How is radical obedience to God kindled, and what kind of preaching is needed to help kindle it? I mean obedience like the obedience of the early Christians described in Hebrews 10 who heard that their friends were in prison and went to visit them even though it cost them the plundering of their property.

The answer may surprise you.

A few years ago, I reread some portions of David Brainerd's diary. I recalled that he had seen great repentance and contrition among the Indians at several times in his preaching. In 1745 he preached to the Indians of Crossweeksung, New Jersey, and made this observation: "It was surprising to see how their hearts seemed to be pierced with the tender and melting invitations of the Gospel, when there was not a word of terror spoken to them.

He preached on Luke 16 concerning the rich man and Lazarus. "The Word made powerful impressions upon many in the assembly, especially while I discoursed of the blessedness of Lazarus in Abraham's bosom. This, I could perceive, affected them much more than what I spoke of the rich Spring 1999 man's misery and torments. And thus it has been usually with them … They have almost always appeared much more affected with the comfortable than the dreadful truths of God's Word. And that which has distressed many of them under convictions, is that they found they wanted, and could not obtain, the happiness of the godly.

The same dynamic seems to occur in Luke 5. After teaching the crowds from a boat on the lake of Gennesaret, Jesus told the fishermen to push out into the deep and let down their nets.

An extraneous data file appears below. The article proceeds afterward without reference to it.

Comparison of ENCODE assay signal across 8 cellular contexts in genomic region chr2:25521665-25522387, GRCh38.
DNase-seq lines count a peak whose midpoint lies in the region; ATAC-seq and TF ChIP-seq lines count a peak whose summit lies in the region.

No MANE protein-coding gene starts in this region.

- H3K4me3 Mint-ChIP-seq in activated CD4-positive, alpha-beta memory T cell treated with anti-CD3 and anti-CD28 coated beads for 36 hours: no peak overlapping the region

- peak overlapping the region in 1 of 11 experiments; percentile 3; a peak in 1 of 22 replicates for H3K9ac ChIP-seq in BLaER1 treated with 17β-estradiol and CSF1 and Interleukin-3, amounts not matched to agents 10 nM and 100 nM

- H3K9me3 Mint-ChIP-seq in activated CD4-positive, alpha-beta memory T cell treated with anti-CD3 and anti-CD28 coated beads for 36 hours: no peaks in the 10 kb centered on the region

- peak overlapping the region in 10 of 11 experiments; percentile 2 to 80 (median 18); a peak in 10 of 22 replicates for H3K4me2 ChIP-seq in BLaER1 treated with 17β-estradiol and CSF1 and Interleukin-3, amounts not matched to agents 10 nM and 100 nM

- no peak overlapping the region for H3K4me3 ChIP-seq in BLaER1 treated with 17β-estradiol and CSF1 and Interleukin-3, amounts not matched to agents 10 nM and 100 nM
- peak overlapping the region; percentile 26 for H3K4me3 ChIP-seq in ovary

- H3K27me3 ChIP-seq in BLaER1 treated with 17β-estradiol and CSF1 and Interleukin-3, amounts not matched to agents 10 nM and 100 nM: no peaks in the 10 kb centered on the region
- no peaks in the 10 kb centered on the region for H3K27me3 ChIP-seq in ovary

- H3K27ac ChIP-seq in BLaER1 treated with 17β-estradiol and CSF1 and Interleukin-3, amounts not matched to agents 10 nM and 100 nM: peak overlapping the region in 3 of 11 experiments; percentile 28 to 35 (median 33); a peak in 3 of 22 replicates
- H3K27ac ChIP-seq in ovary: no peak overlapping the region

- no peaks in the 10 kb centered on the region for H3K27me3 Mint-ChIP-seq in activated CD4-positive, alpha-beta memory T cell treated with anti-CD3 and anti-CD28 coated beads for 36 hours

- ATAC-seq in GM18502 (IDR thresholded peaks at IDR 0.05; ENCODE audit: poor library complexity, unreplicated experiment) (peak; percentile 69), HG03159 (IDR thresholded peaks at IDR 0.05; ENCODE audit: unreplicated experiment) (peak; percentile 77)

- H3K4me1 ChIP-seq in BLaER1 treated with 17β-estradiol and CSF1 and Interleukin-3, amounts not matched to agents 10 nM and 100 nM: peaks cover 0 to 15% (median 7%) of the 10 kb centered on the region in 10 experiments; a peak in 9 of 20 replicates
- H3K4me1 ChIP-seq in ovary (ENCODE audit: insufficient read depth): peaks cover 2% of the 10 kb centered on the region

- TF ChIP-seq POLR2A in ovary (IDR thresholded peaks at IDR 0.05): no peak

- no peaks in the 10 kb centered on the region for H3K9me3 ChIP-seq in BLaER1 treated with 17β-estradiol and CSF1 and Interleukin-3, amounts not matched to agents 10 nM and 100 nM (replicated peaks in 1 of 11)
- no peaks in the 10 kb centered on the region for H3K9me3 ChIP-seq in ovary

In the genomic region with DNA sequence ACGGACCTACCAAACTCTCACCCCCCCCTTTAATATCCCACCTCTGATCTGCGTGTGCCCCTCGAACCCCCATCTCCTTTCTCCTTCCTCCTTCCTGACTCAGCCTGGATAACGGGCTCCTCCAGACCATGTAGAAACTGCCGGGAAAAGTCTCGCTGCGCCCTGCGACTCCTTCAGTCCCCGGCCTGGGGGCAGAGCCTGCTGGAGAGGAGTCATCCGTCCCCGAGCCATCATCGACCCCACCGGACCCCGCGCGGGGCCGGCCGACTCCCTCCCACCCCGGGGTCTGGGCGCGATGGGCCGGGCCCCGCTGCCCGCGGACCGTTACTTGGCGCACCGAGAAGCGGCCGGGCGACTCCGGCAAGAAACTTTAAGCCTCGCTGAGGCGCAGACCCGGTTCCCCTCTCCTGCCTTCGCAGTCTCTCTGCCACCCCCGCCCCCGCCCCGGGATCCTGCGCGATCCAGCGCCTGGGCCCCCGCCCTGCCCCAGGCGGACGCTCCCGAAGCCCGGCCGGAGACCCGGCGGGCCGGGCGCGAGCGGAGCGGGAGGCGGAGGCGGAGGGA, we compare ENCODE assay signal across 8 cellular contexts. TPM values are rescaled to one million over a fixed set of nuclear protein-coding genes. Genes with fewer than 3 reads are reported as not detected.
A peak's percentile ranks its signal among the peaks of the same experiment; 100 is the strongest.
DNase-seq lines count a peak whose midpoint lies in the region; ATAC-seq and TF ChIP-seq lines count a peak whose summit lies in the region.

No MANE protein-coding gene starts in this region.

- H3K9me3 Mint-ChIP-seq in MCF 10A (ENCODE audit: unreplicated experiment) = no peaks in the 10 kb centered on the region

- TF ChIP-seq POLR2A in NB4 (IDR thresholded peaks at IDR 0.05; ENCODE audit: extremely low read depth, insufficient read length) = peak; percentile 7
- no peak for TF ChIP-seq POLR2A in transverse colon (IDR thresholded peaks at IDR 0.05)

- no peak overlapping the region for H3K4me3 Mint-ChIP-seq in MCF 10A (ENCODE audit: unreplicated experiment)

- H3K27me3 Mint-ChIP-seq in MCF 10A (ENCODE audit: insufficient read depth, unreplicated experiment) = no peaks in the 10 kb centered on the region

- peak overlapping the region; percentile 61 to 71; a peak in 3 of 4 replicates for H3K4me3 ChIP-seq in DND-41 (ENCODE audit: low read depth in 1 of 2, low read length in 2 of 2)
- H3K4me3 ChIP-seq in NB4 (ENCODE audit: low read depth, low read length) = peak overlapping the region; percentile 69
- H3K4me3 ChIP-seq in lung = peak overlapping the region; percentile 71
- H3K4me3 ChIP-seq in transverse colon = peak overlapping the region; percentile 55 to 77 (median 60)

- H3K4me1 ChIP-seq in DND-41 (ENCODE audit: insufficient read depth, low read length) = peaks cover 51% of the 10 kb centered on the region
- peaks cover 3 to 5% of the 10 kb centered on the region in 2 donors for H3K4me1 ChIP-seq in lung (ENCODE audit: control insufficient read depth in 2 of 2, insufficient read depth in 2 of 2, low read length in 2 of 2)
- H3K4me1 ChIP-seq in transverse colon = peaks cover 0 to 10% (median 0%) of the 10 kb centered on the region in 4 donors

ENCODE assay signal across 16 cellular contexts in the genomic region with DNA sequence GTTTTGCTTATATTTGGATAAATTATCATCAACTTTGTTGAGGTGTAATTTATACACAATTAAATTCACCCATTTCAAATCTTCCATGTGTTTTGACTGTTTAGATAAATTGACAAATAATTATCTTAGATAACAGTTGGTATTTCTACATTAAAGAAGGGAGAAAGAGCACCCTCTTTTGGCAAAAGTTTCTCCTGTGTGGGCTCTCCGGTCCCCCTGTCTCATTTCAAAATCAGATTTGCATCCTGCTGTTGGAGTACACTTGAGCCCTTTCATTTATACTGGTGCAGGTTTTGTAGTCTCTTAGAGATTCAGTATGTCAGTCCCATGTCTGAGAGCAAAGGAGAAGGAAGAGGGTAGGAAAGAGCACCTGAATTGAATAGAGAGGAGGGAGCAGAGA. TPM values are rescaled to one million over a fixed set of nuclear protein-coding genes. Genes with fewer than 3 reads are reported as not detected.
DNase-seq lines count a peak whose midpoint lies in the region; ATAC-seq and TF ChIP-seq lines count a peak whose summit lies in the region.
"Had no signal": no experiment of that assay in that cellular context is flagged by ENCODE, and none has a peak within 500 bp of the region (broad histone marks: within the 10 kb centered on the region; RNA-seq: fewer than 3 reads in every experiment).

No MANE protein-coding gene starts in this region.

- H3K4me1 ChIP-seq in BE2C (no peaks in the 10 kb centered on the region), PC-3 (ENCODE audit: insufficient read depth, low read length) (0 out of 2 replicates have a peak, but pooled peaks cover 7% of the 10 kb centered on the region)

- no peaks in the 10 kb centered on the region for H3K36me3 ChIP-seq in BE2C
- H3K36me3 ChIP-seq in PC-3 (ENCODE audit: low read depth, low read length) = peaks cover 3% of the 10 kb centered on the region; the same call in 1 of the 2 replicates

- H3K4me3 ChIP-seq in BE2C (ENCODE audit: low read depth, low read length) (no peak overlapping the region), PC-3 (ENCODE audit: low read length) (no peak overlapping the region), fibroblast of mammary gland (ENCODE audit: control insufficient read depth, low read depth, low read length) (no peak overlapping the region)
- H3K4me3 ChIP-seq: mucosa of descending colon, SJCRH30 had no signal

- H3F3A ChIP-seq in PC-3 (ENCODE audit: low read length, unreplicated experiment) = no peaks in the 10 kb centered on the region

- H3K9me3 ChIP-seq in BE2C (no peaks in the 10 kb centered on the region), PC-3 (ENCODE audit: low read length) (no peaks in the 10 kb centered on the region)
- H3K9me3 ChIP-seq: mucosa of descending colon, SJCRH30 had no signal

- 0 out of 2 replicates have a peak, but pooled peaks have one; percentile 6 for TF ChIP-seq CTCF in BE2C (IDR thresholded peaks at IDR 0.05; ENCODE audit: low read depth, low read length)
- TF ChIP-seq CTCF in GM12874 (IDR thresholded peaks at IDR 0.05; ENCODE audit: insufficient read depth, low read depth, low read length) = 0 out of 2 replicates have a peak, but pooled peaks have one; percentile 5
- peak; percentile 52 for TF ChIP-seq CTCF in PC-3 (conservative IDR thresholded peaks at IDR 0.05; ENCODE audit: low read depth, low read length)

Simon protested, "Master, we toiled all night and took nothing! But at your word I will let down the nets." When the nets went down they filled with so many fish that the nets started to break. Both boats were filled and started to sink.

Peter's response was very unlike our modern self-esteeming response to grace. "When Simon Peter saw this, he fell at Jesus' knee and said, 'Go away from me, Lord; I am a sinful man!' For he and all his companions were astonished at the catch of fish they had taken.

Graceful conviction

What is remarkable here is that a miracle of grace, not a word of judgment, broke Peter's heart and brought him to contrite, evangelical repentance. It was the same with the Indians of Crossweeksung and the fishermen of Galilee.

Why is that? Genuine contrition for sin is a sorrow for not having holiness. However, we must be careful here. Many a criminal will weep when his sentence is read, not because he has come to love righteousness, but because his freedom to do more unrighteousness is being taken away. To cry over the punishment for wrongdoing is no sign of hating wrong, but only hating pain. This is not true repentance, and does not lead to radical Christian obedience.

To truly weep over your sin, you must long for holiness. Genuine sorrow over un-holiness comes only from a love for holiness. True evangelical contrition, true repentance, must be preceded by a falling in love with God.

What kind of preaching produces this kind of repentance? Not only the needed biblical warnings, but even more the preaching that makes His holiness look so alluring that, by the grace of regeneration and illumination, people come to love it so much that they feel intensely its absence. Until God is our treasure, we will not grieve over falling short of Him.

The most powerful and painful acts of obedience are motivated by a supreme passion for pleasure in God. The preaching that kindles this must constantly portray God as supremely and everlastingly satisfying.

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Spring 1999: Real Worship  | Posted
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